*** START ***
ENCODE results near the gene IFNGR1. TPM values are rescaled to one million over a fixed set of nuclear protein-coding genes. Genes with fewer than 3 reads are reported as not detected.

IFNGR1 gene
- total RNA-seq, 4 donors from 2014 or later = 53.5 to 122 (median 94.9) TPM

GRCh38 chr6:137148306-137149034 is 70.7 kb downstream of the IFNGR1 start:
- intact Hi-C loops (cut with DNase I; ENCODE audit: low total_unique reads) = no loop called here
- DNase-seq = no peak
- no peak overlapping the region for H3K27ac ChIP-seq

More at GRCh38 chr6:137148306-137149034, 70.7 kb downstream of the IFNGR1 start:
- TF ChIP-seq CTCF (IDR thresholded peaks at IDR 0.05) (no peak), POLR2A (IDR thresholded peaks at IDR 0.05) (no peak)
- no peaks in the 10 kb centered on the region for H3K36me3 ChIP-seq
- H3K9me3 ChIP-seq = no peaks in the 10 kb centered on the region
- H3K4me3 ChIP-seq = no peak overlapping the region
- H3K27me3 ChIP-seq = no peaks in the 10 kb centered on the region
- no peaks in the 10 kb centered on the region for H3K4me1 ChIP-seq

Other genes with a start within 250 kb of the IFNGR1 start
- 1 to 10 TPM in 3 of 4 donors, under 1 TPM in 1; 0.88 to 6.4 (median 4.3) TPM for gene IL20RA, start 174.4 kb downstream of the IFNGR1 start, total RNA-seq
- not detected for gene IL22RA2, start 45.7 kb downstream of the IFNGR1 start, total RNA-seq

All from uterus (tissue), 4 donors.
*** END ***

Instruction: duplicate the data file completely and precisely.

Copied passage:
ENCODE results near the gene IFNGR1. TPM values are rescaled to one million over a fixed set of nuclear protein-coding genes. Genes with fewer than 3 reads are reported as not detected.

IFNGR1 gene
- total RNA-seq, 4 donors from 2014 or later = 53.5 to 122 (median 94.9) TPM

GRCh38 chr6:137148306-137149034 is 70.7 kb downstream of the IFNGR1 start:
- intact Hi-C loops (cut with DNase I; ENCODE audit: low total_unique reads) = no loop called here
- DNase-seq = no peak
- no peak overlapping the region for H3K27ac ChIP-seq

More at GRCh38 chr6:137148306-137149034, 70.7 kb downstream of the IFNGR1 start:
- TF ChIP-seq CTCF (IDR thresholded peaks at IDR 0.05) (no peak), POLR2A (IDR thresholded peaks at IDR 0.05) (no peak)
- no peaks in the 10 kb centered on the region for H3K36me3 ChIP-seq
- H3K9me3 ChIP-seq = no peaks in the 10 kb centered on the region
- H3K4me3 ChIP-seq = no peak overlapping the region
- H3K27me3 ChIP-seq = no peaks in the 10 kb centered on the region
- no peaks in the 10 kb centered on the region for H3K4me1 ChIP-seq

Other genes with a start within 250 kb of the IFNGR1 start
- 1 to 10 TPM in 3 of 4 donors, under 1 TPM in 1; 0.88 to 6.4 (median 4.3) TPM for gene IL20RA, start 174.4 kb downstream of the IFNGR1 start, total RNA-seq
- not detected for gene IL22RA2, start 45.7 kb downstream of the IFNGR1 start, total RNA-seq

All from uterus (tissue), 4 donors.